Pre-Columbian, Peru (North Coast), Moche III, ca. 300 CE. A mold-made bi-chrome ceramic vessel in the form of a seated Muscovy duck, its body fat, its head proudly forward above its chest. A stirrup handle with a short, slightly flared, cylindrical spout rises from the back of the duck's head and near its detailed tail feathers. The duck's wings cross low on its the back. The caruncle on the base of its upper bill is true to life for this distinctive species. Creamy white, red, and orange pigment give the duck a colorful striped body. The Moche domesticated the Muscovy duck and used it for feathers; feathers were a decorative symbol of royalty. The males of the species are frequently aggressive, and this drew the attention of the Moche, making the animal a special symbol for warriors. The Lord of Sipan was buried with ear spools decorated with Muscovy ducks, probably to emphasize his status as a powerful warrior. Size: 8.25" W x 8.75" H (21 cm x 22.2 cm)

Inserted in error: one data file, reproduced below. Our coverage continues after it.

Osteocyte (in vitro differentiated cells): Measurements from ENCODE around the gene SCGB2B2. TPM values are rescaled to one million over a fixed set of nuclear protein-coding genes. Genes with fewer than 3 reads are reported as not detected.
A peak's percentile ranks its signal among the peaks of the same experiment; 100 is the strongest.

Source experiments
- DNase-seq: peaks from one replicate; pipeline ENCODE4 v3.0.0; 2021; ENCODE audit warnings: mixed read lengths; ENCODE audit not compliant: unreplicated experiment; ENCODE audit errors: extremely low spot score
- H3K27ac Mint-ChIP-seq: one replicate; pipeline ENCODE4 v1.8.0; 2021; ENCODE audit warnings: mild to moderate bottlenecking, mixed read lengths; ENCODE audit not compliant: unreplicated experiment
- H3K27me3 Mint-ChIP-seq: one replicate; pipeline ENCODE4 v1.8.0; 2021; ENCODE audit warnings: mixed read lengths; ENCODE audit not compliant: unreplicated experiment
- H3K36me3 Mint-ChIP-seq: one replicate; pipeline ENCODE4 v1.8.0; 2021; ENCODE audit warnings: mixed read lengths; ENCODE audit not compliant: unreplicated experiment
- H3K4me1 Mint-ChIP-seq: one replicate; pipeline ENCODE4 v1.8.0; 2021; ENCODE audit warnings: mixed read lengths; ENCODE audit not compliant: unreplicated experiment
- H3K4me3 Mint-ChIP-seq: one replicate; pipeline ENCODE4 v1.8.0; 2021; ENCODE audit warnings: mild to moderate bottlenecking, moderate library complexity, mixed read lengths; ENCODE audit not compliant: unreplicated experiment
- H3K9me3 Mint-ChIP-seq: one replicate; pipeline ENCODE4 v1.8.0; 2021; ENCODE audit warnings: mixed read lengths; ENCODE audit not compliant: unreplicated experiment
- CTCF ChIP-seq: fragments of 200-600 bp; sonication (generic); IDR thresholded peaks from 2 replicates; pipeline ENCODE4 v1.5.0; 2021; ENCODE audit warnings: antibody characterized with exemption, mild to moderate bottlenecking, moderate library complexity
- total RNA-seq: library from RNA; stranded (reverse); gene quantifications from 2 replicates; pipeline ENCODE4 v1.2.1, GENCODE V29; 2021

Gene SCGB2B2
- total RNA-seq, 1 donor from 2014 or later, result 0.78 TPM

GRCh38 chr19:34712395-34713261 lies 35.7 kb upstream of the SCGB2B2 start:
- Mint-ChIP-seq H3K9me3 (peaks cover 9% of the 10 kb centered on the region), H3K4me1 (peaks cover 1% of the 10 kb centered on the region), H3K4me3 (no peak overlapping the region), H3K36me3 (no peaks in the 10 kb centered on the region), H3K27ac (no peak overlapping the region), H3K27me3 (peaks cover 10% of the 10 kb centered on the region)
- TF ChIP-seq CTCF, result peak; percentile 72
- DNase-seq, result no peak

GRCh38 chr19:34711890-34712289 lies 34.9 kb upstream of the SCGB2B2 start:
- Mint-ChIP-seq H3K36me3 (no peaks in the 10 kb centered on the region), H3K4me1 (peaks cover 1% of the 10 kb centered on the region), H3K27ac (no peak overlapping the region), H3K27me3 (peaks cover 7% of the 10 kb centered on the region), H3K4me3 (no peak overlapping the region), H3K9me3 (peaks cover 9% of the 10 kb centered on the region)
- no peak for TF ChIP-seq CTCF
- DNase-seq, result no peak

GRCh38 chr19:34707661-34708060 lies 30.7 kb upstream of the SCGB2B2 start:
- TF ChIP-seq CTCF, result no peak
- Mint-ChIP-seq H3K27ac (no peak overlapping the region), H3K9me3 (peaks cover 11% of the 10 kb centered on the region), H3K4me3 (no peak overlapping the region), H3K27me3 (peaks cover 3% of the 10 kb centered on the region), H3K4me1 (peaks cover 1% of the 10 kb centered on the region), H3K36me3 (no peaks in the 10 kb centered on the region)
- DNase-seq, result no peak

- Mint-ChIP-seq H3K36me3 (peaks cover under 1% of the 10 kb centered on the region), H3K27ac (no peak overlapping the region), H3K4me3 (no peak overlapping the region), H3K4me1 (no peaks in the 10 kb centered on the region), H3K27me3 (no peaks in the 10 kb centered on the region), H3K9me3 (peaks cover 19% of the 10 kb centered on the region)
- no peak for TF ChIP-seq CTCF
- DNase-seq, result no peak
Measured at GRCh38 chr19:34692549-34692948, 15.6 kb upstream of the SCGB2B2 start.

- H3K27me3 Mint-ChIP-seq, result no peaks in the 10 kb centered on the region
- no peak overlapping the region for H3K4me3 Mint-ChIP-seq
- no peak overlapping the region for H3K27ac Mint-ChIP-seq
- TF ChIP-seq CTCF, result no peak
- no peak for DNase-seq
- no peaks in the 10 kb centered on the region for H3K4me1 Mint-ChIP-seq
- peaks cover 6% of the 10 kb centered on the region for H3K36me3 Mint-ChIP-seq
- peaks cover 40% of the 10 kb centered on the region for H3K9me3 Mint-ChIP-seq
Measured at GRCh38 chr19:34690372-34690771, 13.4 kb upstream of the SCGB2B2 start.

See another example of a Moche Muscovy duck at the Houston Museum of Fine Arts (2010.1768).
Provenance: ex-private Hans Juergen Westermann collection, Germany, collected from the 1950s to the 1960s
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